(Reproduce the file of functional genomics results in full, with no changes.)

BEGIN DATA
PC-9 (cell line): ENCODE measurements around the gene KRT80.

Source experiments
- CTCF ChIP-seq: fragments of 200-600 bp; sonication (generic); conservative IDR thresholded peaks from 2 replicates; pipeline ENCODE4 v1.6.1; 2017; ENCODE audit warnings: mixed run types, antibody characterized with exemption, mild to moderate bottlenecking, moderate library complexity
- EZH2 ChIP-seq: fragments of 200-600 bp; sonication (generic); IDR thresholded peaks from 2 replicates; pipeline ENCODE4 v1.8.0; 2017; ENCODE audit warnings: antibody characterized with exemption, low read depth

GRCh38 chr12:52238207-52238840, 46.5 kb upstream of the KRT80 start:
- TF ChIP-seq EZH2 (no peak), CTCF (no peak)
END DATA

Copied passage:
PC-9 (cell line): ENCODE measurements around the gene KRT80.

Source experiments
- CTCF ChIP-seq: fragments of 200-600 bp; sonication (generic); conservative IDR thresholded peaks from 2 replicates; pipeline ENCODE4 v1.6.1; 2017; ENCODE audit warnings: mixed run types, antibody characterized with exemption, mild to moderate bottlenecking, moderate library complexity
- EZH2 ChIP-seq: fragments of 200-600 bp; sonication (generic); IDR thresholded peaks from 2 replicates; pipeline ENCODE4 v1.8.0; 2017; ENCODE audit warnings: antibody characterized with exemption, low read depth

GRCh38 chr12:52238207-52238840, 46.5 kb upstream of the KRT80 start:
- TF ChIP-seq EZH2 (no peak), CTCF (no peak)